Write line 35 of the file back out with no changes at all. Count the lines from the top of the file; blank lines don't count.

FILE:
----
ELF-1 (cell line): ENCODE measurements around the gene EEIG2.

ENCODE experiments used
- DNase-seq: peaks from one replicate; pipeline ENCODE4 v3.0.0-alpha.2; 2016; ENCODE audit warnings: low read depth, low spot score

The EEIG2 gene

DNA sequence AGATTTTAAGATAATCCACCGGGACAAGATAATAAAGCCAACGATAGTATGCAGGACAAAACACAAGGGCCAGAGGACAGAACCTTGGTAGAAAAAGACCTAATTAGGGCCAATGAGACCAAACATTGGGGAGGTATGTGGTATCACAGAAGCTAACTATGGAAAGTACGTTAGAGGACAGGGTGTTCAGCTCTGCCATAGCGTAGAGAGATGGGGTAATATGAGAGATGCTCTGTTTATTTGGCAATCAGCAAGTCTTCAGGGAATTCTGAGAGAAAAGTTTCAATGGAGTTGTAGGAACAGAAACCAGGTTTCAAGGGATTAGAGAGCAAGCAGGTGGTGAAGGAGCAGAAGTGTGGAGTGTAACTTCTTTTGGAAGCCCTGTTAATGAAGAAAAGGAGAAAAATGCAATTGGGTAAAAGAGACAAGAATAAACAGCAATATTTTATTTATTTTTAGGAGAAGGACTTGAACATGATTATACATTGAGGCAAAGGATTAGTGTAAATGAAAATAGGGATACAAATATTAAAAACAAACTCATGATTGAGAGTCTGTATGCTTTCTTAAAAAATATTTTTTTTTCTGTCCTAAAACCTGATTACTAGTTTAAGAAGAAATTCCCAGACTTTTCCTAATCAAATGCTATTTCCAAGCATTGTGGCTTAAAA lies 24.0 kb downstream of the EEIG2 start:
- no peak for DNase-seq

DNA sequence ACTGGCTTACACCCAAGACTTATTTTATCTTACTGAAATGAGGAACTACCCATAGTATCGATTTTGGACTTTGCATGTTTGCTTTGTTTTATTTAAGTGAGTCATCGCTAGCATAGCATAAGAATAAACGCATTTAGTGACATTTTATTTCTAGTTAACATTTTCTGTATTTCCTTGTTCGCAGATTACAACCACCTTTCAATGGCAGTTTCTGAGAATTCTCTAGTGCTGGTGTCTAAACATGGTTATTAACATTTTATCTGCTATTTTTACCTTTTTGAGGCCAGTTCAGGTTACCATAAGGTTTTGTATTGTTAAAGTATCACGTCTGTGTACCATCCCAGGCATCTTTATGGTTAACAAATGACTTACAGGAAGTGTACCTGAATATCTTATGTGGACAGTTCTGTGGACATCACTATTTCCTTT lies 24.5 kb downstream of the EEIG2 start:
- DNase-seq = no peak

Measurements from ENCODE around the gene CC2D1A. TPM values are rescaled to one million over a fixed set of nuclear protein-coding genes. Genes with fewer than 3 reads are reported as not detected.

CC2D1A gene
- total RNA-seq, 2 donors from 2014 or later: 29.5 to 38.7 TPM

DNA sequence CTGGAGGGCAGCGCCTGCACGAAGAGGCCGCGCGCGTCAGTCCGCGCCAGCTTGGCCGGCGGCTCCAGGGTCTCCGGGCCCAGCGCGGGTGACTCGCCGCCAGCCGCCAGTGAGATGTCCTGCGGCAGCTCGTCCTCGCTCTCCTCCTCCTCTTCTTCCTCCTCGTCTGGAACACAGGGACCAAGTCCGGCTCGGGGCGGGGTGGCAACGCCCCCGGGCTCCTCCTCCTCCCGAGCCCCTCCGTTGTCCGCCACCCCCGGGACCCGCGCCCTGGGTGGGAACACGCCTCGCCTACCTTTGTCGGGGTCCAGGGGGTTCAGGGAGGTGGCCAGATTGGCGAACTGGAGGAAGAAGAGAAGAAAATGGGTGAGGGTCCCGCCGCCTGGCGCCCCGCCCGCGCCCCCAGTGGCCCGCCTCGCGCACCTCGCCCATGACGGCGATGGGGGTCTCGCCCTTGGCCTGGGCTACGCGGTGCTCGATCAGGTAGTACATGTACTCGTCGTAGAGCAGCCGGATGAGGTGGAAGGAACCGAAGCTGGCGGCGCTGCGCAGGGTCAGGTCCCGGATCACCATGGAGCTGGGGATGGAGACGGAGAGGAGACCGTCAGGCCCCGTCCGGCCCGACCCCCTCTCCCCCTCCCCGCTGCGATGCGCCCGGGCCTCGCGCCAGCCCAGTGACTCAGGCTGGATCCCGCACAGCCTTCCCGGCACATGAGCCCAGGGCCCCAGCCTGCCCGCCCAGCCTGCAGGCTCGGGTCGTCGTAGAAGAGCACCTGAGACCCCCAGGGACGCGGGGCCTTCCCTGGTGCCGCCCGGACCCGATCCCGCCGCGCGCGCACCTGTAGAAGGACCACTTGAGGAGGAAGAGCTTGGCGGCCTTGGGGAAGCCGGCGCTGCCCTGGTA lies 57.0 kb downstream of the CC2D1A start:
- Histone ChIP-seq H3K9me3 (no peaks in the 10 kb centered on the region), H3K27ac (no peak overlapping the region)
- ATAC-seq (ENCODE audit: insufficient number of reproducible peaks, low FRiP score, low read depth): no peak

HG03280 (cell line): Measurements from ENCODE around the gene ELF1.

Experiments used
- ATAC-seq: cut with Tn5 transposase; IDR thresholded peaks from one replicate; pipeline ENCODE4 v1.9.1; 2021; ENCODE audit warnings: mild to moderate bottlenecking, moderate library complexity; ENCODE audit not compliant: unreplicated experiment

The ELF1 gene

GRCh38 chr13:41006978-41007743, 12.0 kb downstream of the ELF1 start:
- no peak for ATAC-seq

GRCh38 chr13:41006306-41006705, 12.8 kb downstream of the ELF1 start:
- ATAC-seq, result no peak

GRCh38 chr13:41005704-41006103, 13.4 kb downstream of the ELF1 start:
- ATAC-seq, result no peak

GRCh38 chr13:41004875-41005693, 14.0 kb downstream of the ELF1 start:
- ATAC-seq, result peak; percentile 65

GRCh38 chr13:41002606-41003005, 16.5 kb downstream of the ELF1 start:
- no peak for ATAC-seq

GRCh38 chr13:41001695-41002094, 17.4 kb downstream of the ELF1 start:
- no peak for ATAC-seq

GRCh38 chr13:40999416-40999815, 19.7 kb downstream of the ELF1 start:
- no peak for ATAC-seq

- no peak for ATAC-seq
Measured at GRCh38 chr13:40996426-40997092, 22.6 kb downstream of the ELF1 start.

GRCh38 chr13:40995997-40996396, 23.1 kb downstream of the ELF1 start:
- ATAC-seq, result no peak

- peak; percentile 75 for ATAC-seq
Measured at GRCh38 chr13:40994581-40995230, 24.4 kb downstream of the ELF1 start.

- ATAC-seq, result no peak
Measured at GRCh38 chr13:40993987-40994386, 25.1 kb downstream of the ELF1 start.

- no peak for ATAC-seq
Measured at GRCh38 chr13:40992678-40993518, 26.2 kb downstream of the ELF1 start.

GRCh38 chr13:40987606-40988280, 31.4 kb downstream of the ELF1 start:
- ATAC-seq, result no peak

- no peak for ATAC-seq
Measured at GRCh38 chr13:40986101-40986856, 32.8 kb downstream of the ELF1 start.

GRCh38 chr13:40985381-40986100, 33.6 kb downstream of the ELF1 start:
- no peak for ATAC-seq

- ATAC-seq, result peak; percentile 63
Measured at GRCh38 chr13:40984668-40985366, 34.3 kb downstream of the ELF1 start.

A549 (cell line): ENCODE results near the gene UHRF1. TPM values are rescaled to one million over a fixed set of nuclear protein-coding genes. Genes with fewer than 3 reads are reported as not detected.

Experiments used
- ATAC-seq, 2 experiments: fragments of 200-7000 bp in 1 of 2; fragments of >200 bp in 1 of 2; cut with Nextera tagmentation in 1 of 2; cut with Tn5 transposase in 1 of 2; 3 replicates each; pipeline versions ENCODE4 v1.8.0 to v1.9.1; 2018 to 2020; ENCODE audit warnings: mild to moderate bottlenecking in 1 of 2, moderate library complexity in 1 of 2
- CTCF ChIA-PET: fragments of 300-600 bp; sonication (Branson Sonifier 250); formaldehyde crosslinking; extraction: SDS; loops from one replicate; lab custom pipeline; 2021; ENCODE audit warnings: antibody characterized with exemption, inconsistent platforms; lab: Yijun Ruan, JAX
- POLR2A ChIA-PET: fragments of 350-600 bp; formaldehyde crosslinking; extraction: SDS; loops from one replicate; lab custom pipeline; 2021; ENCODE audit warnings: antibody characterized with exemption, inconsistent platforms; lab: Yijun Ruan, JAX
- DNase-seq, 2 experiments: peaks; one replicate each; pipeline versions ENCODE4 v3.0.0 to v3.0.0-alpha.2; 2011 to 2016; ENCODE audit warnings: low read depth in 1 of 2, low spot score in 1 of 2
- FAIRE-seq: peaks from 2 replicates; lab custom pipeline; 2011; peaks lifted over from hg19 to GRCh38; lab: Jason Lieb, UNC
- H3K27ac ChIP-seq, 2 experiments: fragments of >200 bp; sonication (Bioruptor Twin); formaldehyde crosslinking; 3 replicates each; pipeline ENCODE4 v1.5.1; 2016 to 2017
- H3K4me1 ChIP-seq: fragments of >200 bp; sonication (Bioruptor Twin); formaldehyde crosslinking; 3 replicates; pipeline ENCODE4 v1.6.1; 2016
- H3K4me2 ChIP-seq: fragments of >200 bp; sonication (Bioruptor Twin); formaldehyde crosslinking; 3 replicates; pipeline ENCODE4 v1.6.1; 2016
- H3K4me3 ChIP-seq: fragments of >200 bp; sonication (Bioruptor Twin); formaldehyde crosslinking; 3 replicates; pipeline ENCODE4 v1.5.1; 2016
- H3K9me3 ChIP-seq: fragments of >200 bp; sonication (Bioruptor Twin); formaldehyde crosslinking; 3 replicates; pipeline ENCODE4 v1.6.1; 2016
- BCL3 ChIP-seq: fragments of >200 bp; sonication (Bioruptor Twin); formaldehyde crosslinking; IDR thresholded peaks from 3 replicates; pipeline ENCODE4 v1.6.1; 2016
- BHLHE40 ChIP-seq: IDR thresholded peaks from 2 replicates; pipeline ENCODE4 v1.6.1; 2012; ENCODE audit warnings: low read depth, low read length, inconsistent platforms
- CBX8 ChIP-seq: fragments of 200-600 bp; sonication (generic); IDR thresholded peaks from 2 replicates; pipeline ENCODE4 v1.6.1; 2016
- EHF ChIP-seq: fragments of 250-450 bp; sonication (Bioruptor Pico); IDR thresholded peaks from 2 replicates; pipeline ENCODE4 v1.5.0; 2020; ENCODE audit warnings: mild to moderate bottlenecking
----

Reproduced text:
GRCh38 chr13:40995997-40996396, 23.1 kb downstream of the ELF1 start: